Obesity increases the risk of kidney cancer. But, paradoxically, clinical studies of kidney cancer patients find that obese patients actually live longer than those with lower body mass index (BMI). This counter-intuitive phenomenon is known as the ?obesity paradox.? One interpretation of the obesity paradox is that excess weight benefits kidney cancer patients; therefore, obese kidney cancer patients should stay heavy to increase survival. However, this interpretation is in direct opposition to national guidelines that advise weight loss for obese cancer patients. Instead, we believe that the obesity paradox could result from inadequate study design and analytic strategies. Specifically, previous studies that compared weight status and survival among kidney cancer patients did not account for (1) disease-related weight loss before diagnosis, (2) kidney cancer risk factors that are stronger predictors of mortality than obesity is, and (3) obesity-related kidney cancer subtypes that may have more favorable prognosis than other subtypes. If any of these biases are present then, ?Association does not equal causation,? and the results from prior research do not address how weight-related interventions could affect RCC survival. No prior study has accounted for these biases when studying the obesity paradox in kidney cancer patients. Fortunately, by using longitudinal data to study kidney cancer patients before they get the disease and special statistical techniques that can account for cancer risk factors that increase mortality, we can estimate how excess weight actually affects kidney cancer survival. Using the NIH-AARP Diet and Health Study, the Specific Aims are: 1) Among prevalent RCC cases, perform a sensitivity analysis to quantify the degree to which pre-diagnosis weight loss and collider bias could affect the crude association between BMI and 5-year survival, and 2) Among incident RCC cases, use inverse-probability weighting (IPW) to estimate the association between pre-diagnosis BMI and mortality adjusted for collider stratification bias. Resolving the controversy around the RCC ?obesity paradox? requires an explicitly causal framework, appropriate analytic methods, and a rich, longitudinal data set like the NIH-AARP Diet and Health Study. By combining all of these elements, we will produce results that get to the heart of the RCC paradox and provide the basis for future obesity-related interventions to improve survival for RCC patients. Further, if our analyses demonstrate and eliminate biases in RCC survivorship research, then this project will introduce a new approach that shifts the paradigm of methods used in observational research on cancer survival.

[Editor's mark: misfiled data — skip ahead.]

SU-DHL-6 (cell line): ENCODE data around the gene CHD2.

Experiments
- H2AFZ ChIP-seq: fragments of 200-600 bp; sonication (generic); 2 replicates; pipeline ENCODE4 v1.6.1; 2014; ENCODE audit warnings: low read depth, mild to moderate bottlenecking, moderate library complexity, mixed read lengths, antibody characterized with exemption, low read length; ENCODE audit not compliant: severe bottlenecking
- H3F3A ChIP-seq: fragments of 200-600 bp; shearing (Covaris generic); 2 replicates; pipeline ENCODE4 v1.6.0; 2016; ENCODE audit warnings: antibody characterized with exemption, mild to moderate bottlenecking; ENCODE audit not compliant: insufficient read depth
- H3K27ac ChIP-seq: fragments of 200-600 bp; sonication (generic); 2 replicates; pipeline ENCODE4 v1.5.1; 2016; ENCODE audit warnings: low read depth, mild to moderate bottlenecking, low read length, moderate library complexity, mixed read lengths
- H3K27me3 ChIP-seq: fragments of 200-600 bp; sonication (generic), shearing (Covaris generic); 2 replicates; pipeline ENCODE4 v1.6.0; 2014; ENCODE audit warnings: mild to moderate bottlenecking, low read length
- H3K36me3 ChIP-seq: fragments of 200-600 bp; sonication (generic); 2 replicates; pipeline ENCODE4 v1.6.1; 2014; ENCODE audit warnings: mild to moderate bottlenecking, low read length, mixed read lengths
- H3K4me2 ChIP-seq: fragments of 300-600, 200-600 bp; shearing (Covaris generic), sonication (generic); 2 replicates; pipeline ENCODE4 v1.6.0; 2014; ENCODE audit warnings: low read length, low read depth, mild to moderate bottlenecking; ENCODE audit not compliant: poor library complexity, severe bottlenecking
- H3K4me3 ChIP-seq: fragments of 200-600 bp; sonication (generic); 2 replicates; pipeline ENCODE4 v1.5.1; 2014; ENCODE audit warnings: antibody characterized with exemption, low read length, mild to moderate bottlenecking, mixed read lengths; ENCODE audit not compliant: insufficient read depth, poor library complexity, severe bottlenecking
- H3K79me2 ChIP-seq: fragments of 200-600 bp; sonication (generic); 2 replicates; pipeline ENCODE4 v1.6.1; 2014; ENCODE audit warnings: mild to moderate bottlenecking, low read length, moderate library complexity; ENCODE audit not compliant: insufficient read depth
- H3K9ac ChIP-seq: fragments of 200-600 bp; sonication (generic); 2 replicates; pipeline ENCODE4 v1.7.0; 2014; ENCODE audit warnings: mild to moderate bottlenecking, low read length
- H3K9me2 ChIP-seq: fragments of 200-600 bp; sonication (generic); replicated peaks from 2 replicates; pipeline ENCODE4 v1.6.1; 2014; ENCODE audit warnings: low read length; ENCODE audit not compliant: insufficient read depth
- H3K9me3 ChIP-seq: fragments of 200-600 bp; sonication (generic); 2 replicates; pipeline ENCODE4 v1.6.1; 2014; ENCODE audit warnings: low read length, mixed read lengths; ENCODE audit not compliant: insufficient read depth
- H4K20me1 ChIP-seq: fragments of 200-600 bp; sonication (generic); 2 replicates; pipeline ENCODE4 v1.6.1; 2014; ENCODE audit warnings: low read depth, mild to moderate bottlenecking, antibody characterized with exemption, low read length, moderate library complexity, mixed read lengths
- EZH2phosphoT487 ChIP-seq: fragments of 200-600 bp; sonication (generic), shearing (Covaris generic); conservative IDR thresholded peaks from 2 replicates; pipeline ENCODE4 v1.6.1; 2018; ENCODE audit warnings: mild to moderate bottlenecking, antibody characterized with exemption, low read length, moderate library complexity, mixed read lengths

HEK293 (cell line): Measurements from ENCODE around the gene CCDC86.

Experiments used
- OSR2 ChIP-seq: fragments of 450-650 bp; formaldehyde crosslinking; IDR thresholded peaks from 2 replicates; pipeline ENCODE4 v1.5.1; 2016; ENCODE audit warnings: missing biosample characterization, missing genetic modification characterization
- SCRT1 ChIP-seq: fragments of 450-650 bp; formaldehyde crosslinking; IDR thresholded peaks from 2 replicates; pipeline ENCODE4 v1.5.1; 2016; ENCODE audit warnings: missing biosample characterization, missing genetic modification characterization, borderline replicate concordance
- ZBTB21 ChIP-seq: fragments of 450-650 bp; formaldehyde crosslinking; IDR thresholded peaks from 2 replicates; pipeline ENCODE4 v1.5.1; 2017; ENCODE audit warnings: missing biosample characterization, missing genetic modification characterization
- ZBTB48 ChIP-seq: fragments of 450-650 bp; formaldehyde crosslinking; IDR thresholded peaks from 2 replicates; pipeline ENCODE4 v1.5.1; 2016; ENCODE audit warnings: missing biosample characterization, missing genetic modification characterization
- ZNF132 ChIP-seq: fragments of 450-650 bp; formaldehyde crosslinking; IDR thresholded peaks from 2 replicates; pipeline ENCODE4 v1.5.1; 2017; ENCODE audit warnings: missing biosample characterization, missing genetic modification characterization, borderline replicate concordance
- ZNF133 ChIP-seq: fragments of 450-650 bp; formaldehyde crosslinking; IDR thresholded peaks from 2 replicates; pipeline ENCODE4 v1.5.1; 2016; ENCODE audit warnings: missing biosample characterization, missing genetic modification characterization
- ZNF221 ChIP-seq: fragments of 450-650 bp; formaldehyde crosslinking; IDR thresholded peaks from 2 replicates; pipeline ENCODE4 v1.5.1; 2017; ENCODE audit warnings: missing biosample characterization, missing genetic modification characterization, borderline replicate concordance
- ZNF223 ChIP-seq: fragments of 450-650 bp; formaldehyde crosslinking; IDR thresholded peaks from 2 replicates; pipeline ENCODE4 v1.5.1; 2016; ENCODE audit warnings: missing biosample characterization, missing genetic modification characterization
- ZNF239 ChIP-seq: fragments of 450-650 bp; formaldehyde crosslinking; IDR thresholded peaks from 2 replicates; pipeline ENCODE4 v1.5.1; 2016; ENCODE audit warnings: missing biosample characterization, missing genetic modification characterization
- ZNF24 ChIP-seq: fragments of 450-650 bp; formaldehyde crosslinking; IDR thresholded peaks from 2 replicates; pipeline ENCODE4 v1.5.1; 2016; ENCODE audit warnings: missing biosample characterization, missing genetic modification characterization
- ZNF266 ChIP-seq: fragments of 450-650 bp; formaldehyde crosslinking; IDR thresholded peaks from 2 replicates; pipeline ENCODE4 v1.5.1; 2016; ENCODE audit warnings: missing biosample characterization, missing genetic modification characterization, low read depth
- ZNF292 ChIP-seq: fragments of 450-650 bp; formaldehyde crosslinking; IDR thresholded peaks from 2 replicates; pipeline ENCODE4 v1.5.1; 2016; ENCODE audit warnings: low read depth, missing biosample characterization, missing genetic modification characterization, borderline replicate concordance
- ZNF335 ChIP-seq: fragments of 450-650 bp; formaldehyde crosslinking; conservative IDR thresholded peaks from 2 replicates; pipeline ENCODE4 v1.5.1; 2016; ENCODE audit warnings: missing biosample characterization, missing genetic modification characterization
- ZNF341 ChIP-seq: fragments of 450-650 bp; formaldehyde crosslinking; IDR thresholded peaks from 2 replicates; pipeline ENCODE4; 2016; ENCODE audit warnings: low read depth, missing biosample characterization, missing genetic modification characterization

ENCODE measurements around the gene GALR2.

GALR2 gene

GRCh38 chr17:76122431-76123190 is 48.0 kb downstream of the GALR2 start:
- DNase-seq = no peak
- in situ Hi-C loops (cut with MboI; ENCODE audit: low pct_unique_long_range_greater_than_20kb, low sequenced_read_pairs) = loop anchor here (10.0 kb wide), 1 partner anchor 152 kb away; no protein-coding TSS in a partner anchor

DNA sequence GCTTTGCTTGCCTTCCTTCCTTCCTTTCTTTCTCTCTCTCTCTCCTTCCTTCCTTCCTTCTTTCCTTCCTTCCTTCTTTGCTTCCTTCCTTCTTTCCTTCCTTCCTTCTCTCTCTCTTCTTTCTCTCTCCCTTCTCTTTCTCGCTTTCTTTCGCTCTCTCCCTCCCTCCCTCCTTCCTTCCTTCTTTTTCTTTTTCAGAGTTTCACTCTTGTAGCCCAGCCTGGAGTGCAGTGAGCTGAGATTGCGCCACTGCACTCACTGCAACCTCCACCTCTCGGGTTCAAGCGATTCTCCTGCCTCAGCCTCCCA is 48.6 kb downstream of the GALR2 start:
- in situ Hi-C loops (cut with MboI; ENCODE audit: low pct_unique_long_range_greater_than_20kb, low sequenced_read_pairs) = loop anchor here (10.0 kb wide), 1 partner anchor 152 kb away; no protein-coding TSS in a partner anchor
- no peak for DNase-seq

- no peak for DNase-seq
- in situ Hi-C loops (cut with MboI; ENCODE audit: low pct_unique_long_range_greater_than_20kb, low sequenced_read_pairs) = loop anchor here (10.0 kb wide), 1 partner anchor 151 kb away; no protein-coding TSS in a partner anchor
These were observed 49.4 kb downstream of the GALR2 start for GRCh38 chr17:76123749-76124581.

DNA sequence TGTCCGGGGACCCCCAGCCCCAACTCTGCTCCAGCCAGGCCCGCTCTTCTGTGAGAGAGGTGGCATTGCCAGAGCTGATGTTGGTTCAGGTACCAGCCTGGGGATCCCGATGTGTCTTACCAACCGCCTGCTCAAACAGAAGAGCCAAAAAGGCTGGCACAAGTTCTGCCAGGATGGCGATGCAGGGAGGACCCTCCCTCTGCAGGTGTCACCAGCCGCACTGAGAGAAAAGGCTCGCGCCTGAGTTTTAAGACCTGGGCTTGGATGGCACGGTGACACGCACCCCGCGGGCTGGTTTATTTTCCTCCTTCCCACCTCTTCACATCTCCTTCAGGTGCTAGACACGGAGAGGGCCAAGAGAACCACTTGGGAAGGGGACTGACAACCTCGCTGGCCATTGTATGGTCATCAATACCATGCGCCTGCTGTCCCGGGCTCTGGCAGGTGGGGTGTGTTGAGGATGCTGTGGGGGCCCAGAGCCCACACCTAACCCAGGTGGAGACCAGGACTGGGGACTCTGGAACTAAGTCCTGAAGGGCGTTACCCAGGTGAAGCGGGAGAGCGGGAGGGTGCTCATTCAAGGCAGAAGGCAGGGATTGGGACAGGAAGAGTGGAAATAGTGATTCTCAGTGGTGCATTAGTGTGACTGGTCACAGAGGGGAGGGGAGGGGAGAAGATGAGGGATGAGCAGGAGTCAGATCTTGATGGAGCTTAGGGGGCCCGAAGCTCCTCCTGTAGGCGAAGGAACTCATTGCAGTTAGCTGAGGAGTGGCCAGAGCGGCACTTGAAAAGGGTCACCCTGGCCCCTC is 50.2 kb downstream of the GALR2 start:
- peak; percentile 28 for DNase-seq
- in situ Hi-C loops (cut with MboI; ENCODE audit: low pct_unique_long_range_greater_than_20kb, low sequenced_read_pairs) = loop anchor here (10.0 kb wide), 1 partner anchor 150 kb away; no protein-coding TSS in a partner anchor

Public Health Relevance

Even though obesity increases the risk of getting kidney cancer, kidney cancer patients with obesity live longer than those who are normal weight. This ?obesity paradox? may mean that staying heavy is beneficial for obese kidney cancer patients, but that interpretation directly contradicts national recommendations that obese cancer patients should lose weight. To resolve the contradiction between past studies and weight loss recommendations, we use a cutting-edge epidemiological approach that accounts for biases in the previous research.

National Institute of Health (NIH)
National Cancer Institute (NCI)
Small Research Grants (R03)
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Special Emphasis Panel (ZCA1)
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Elena, Joanne W
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University of North Carolina Chapel Hill
Public Health & Prev Medicine
Schools of Public Health
Chapel Hill
United States
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